A ship of the firm Sanders Crossing Company, arrived at Georgetown Landing on the first day of August, 1834. Mr. Alfred Jingle studied this date distinctly, and celebrated it as his birthday thereafter. It was a matter of considerable weight in his mind.
The majority of Alf Jingle’s voyage-mates had found the journey a grueling and tiresome affair. Not Jingle. Employing his unusual and distinctive telegraphic diction, Jingle was known to describe the voyage in the most brief and peremptory detail, “Endless days upon the void. Short tempers. Sickness. Harrowing. Even Job. Most loyal and patient companion. Fierce. Unapproachable.”
For Jingle, every hour, every empty mile of ocean that separated him from England was a kind of gestation leading to a re-birth on a new continent. Jingle considered the Atlantic Ocean to be his own River Styx, and this singular journey to be a mortal crossing whereupon the old Alfred Jingle would die and fade from memory. I am no longer he that was.
During the final hours of the voyage, with Job Trotter at his side, Jingle stood vigilantly upon the decks of his forced emigration ship. The Sanders ship was a three-masted barque named The Fuster’s Revenge that had been built in Quebec to avoid timber taxes. Who or what The Fuster was, and how the ship was destined to achieved this vengeance was a common theme of discussion among crew and passengers. Like Cook’s Endeavour before her, at something better than 300 tons burthen, she was not a beautiful ship. But the deck was well-suited to the purpose of watching as the red and white stripes of Georgetown’s lighthouse grew larger and more distinct on the horizon. Following the several weeks of the crossing, Jingle’s gaunt and undernourished countenance was not unexpected. Certainly the other passengers were paler and thinner upon arrival than they were at departure. In actuality, Jingle’s countenance and demeanour had improved while crossing the Atlantic. The wear and fatigue on Jingle’s face told of an older, deeper and more profound period of wasting in of one of London’s debtors’ prisons. Strangely, Jingle appeared to draw an unusual vitality from the mere fact of having survived his ordeal. Jingle’s face was sharp and pale with sunken cheeks and darkened eye sockets. His eyes, however, radiated an impression of sharpness and attention – as though he were cataloging every person and object that fell within his vision.
During the voyage, he had been taciturn and watchfully withdrawn. His mood was not the misery of sea-sickness, indeed the ships officers and crew were astounded by his robust constitution during the crossing and joked that he should join their trade. Once, that is, he abandoned the weaker-stomached Job Trotter. Jingle’s mood, however, was something more deeply set than sea-sickness. And the jokes of the friendly and encouraging crew fell flat and unwelcomed by Jingle. Now, looking upon Georgetown Lighthouse, his eyes gathered impression upon impression as the Fuster’s Revenge approached land. His mood seemed to shift outward with every moment, as though each new breath and sight began to inflate or fill a vessel that had remained empty during the crossing.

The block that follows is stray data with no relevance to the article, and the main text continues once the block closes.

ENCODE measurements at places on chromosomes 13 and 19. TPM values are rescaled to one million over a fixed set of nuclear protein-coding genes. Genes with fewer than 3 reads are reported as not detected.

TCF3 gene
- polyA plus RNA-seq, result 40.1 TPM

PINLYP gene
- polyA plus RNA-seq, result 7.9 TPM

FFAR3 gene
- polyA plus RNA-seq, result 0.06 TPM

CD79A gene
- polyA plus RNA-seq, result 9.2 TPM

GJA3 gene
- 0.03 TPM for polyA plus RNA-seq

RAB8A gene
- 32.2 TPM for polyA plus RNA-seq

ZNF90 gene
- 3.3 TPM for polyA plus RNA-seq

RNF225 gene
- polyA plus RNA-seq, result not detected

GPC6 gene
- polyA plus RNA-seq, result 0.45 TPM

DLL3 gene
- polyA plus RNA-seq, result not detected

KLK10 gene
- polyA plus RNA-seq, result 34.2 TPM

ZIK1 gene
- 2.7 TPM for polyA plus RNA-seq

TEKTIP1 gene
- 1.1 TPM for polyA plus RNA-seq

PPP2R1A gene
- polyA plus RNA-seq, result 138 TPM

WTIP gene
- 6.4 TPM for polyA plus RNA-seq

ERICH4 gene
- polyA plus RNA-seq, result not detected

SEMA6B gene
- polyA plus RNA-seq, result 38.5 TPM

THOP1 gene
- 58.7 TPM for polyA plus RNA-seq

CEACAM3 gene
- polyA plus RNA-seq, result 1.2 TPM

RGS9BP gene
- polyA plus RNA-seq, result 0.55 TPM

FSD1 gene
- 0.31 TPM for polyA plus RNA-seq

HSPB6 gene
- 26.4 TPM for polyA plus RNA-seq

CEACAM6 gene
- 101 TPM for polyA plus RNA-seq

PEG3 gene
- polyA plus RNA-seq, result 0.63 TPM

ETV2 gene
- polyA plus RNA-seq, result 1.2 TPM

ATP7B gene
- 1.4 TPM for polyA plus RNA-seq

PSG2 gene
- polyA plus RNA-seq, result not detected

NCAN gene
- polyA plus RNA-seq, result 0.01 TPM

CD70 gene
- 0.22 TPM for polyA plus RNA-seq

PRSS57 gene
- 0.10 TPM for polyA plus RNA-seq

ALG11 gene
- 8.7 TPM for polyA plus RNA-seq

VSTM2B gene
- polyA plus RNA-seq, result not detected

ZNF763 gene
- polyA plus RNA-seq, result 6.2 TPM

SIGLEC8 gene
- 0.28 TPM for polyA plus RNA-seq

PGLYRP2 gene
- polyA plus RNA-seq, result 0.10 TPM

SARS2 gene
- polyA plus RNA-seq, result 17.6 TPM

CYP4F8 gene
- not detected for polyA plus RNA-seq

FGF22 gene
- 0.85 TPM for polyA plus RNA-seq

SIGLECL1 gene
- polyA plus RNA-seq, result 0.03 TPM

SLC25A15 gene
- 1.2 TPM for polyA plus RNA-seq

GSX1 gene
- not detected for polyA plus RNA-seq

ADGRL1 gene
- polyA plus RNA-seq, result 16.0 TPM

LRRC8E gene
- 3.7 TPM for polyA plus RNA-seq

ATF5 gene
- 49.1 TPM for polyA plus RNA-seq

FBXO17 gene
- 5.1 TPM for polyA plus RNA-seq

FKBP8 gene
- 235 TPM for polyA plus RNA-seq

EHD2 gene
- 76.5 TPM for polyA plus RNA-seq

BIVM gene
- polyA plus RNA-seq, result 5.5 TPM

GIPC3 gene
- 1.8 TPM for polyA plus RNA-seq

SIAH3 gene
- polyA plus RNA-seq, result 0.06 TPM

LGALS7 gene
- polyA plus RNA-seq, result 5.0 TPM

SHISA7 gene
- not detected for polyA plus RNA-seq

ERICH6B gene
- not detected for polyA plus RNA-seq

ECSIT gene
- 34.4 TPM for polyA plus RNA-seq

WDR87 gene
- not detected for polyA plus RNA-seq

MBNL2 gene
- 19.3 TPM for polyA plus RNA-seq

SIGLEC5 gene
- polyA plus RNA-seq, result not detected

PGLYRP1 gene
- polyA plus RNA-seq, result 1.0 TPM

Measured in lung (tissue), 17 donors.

“What are you starin’ at, Mr. Jingle,” it will be hours before you step foot at Georgetown. The wind and tide won’t put us in any quicker with the weight of your starin’ eyes! Though I don’t see as you are terribly worried about seeing land. You are as comfortable on this ship as an old hand,” came the unexpectedly high-pitched voice of the boatswain. Jingle turned to look upon the thickset and powerful man as he approached, but did not speak.
The boatswain was a powerfully-built man whose face was filled with cheerful cruelty. Most passengers and crew who happened to cross his path on the ship’s limited decks and passageways instinctively drew back. As though the boatswain might at any moment strike out with an un-speakable and friendly violence. Something in the contrast between the boatswain’s full, high voice and his lumpy, bear-like frame spoke of crushing power of rocky coastlines and smashing waves. In truth, the boatswain had, by long experience, pitched his voice to cut across any manner of wind and weather to reach a crewman at any station on his decks. Job Trotter, in whom Jingle had never witnessed the slightest fear, never approached the boatswain. Indeed, during the entire voyage, only Jingle and the ship’s captain were ever seen to show indifference to the boatswain’s good-natured and oppressive presence.